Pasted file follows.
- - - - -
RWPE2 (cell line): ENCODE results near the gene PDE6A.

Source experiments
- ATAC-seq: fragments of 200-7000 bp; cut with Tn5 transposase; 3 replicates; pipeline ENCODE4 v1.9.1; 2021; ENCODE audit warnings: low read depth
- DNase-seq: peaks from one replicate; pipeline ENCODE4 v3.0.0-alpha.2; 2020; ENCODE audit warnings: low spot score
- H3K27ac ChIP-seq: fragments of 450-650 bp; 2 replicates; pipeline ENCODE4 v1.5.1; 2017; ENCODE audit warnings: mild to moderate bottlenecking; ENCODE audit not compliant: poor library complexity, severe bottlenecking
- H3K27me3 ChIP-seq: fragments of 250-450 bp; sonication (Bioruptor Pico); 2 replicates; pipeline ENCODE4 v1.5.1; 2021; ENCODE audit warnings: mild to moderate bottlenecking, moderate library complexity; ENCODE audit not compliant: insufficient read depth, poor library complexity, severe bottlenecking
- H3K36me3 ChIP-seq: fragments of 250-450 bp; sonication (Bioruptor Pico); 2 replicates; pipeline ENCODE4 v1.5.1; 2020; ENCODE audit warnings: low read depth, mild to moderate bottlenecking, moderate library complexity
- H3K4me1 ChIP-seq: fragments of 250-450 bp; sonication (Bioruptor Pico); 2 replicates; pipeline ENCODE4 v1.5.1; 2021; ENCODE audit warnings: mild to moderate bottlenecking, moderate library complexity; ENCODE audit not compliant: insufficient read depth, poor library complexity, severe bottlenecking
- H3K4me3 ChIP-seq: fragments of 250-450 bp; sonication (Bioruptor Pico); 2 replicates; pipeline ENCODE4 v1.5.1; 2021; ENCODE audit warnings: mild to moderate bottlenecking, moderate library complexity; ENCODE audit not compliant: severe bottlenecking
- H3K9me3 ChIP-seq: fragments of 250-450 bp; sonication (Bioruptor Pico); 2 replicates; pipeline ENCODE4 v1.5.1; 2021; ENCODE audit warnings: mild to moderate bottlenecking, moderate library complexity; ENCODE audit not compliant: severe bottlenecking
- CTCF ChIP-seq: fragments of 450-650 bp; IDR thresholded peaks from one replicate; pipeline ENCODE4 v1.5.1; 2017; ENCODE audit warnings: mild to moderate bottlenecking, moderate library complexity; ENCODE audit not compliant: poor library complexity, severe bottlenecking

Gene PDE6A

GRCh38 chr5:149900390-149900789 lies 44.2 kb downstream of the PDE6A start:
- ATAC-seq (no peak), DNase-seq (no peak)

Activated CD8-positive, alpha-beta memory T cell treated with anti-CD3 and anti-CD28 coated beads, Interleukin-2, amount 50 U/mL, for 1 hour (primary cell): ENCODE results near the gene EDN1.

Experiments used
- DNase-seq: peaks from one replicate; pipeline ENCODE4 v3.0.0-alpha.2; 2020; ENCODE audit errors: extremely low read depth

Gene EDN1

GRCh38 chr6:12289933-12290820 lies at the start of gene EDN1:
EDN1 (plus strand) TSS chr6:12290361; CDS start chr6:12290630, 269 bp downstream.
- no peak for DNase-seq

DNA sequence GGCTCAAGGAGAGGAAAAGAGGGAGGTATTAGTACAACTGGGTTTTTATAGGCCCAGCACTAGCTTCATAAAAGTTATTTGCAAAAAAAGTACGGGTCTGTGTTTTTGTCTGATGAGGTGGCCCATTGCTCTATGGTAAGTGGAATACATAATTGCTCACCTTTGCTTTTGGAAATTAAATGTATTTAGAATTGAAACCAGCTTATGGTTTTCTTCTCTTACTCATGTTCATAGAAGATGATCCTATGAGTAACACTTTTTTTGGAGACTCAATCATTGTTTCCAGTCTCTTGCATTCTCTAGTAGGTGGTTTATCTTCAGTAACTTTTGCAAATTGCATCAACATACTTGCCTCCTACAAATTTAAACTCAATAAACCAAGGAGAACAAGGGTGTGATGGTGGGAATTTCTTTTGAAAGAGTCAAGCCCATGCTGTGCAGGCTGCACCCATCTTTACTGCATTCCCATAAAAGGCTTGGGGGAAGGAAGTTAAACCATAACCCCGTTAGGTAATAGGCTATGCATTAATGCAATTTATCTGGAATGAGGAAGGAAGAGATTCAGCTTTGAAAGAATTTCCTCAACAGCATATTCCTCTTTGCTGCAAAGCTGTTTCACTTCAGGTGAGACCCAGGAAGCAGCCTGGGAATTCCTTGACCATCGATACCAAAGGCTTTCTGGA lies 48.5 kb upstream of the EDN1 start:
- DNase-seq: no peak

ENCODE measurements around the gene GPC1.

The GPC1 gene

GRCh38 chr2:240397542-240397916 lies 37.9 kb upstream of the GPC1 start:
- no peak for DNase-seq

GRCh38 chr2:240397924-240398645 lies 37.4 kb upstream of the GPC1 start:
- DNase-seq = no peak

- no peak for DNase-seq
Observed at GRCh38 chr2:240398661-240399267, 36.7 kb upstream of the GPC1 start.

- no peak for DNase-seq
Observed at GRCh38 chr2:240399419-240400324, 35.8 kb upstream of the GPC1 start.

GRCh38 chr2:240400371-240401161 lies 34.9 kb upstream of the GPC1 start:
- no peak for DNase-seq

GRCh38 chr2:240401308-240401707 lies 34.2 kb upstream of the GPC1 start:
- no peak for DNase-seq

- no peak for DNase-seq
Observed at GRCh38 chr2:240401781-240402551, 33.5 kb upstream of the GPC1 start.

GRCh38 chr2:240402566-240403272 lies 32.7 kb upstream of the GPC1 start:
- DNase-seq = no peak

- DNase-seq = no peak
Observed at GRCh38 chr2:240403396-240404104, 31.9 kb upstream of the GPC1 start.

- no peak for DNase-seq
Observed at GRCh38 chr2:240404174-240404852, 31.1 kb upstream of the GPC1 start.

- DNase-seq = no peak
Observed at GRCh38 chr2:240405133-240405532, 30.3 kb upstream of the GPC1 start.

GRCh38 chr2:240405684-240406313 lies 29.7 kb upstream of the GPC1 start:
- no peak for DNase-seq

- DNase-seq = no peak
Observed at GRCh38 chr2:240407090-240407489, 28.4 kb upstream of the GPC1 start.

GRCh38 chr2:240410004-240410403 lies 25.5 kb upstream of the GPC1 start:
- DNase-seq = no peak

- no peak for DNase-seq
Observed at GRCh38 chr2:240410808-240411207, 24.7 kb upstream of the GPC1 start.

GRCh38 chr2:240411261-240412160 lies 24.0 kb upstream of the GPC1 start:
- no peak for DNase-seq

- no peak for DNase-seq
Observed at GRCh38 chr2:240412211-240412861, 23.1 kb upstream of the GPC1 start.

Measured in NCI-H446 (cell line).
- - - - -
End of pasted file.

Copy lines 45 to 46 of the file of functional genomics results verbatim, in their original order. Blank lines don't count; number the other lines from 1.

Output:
Observed at GRCh38 chr2:240404174-240404852, 31.1 kb upstream of the GPC1 start.

- DNase-seq = no peak